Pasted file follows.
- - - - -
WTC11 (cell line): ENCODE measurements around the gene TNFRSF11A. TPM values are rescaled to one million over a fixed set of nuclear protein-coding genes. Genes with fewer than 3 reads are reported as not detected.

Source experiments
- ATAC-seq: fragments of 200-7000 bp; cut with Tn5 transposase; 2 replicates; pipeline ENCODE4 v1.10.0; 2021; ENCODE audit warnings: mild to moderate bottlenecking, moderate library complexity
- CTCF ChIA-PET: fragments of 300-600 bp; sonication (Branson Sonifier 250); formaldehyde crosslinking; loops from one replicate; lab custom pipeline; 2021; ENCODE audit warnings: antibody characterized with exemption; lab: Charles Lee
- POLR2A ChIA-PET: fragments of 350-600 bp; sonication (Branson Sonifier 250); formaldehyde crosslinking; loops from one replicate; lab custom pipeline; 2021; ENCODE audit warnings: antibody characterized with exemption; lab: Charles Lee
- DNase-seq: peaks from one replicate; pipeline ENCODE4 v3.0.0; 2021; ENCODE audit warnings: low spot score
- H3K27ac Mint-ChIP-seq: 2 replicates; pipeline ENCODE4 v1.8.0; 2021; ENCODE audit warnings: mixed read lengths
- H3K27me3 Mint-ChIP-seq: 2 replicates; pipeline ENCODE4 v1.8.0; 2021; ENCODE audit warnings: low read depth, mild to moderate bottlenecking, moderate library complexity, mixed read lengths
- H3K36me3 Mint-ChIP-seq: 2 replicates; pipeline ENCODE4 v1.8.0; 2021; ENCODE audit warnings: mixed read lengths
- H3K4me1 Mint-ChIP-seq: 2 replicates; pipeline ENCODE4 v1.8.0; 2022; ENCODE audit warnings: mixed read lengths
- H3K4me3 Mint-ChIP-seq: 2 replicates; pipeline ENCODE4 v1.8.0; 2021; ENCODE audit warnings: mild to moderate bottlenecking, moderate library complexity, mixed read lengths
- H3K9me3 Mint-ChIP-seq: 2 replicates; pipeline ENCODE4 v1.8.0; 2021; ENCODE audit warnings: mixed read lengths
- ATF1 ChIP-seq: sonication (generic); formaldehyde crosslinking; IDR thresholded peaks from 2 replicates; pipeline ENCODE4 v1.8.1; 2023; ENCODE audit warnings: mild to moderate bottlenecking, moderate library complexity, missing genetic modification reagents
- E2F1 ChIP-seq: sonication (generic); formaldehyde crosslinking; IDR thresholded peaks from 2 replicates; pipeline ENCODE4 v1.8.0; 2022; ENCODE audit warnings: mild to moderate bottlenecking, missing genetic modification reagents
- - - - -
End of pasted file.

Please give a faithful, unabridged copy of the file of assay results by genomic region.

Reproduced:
WTC11 (cell line): ENCODE measurements around the gene TNFRSF11A. TPM values are rescaled to one million over a fixed set of nuclear protein-coding genes. Genes with fewer than 3 reads are reported as not detected.

Source experiments
- ATAC-seq: fragments of 200-7000 bp; cut with Tn5 transposase; 2 replicates; pipeline ENCODE4 v1.10.0; 2021; ENCODE audit warnings: mild to moderate bottlenecking, moderate library complexity
- CTCF ChIA-PET: fragments of 300-600 bp; sonication (Branson Sonifier 250); formaldehyde crosslinking; loops from one replicate; lab custom pipeline; 2021; ENCODE audit warnings: antibody characterized with exemption; lab: Charles Lee
- POLR2A ChIA-PET: fragments of 350-600 bp; sonication (Branson Sonifier 250); formaldehyde crosslinking; loops from one replicate; lab custom pipeline; 2021; ENCODE audit warnings: antibody characterized with exemption; lab: Charles Lee
- DNase-seq: peaks from one replicate; pipeline ENCODE4 v3.0.0; 2021; ENCODE audit warnings: low spot score
- H3K27ac Mint-ChIP-seq: 2 replicates; pipeline ENCODE4 v1.8.0; 2021; ENCODE audit warnings: mixed read lengths
- H3K27me3 Mint-ChIP-seq: 2 replicates; pipeline ENCODE4 v1.8.0; 2021; ENCODE audit warnings: low read depth, mild to moderate bottlenecking, moderate library complexity, mixed read lengths
- H3K36me3 Mint-ChIP-seq: 2 replicates; pipeline ENCODE4 v1.8.0; 2021; ENCODE audit warnings: mixed read lengths
- H3K4me1 Mint-ChIP-seq: 2 replicates; pipeline ENCODE4 v1.8.0; 2022; ENCODE audit warnings: mixed read lengths
- H3K4me3 Mint-ChIP-seq: 2 replicates; pipeline ENCODE4 v1.8.0; 2021; ENCODE audit warnings: mild to moderate bottlenecking, moderate library complexity, mixed read lengths
- H3K9me3 Mint-ChIP-seq: 2 replicates; pipeline ENCODE4 v1.8.0; 2021; ENCODE audit warnings: mixed read lengths
- ATF1 ChIP-seq: sonication (generic); formaldehyde crosslinking; IDR thresholded peaks from 2 replicates; pipeline ENCODE4 v1.8.1; 2023; ENCODE audit warnings: mild to moderate bottlenecking, moderate library complexity, missing genetic modification reagents
- E2F1 ChIP-seq: sonication (generic); formaldehyde crosslinking; IDR thresholded peaks from 2 replicates; pipeline ENCODE4 v1.8.0; 2022; ENCODE audit warnings: mild to moderate bottlenecking, missing genetic modification reagents